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It's Been Reported
for the week ending 28 June 2020

Trump Tweets 15 Separate Posters Of '
Persons Of Interest' Sought In Connection To
Andrew Jackson Statue Vandalization

(Fox News) — President Trump on Saturday asked for the public's help in identifying people being sought by law enforcement in connection to the vandalization of the Andrew Jackson statue in Lafayette Square earlier this week.

The commander in chief shared 15 individual press releases from the U.S. Park Police, that showed photographs of suspects who allegedly desecrated the Washington, D.C., statue, which lies on federally owned land.

Each pamphlet Trump tweeted out said the Park Police are working closely with the FBI's Violent Crimes Task Force to identify the suspects seen in the pictures. They are wanted for "destruction of federal property and other related crimes."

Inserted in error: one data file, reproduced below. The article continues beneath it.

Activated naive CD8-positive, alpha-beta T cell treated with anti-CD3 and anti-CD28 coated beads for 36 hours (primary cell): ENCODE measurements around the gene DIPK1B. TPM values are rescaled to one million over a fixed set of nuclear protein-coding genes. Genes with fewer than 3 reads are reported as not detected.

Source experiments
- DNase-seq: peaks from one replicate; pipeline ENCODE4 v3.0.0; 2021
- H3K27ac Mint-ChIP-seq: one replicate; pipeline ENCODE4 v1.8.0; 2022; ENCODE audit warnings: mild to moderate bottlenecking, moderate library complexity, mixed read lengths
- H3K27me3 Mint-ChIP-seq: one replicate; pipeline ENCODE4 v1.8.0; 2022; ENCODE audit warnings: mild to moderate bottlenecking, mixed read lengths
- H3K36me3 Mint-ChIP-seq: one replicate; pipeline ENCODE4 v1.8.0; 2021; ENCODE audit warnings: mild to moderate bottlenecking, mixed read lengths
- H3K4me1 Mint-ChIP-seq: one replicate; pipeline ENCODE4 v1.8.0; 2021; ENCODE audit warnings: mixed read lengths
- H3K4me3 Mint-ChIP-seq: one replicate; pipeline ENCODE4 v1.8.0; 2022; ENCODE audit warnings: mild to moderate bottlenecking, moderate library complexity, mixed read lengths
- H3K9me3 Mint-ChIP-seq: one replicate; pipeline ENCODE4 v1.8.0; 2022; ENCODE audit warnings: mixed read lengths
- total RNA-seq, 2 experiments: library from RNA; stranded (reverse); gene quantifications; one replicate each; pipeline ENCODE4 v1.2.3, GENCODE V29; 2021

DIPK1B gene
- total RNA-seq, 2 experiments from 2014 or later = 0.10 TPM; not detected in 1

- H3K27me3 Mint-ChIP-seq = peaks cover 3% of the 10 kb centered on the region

Anyone who may have information about the wanted suspects is asked to contact the Park Police's Criminal Investigations Branch through its anonymous tip line at 202-610-8731, or the FBI's Washington field office at 202-278-2000.
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Devin Nunes Identifies 'Good Sign'
From John Durham's Russia Investigation

(Wash Examiner) — The shroud of mystery that surrounds U.S. Attorney John Durham's investigation into the Russia investigation is a "good sign," according to Rep. Devin Nunes.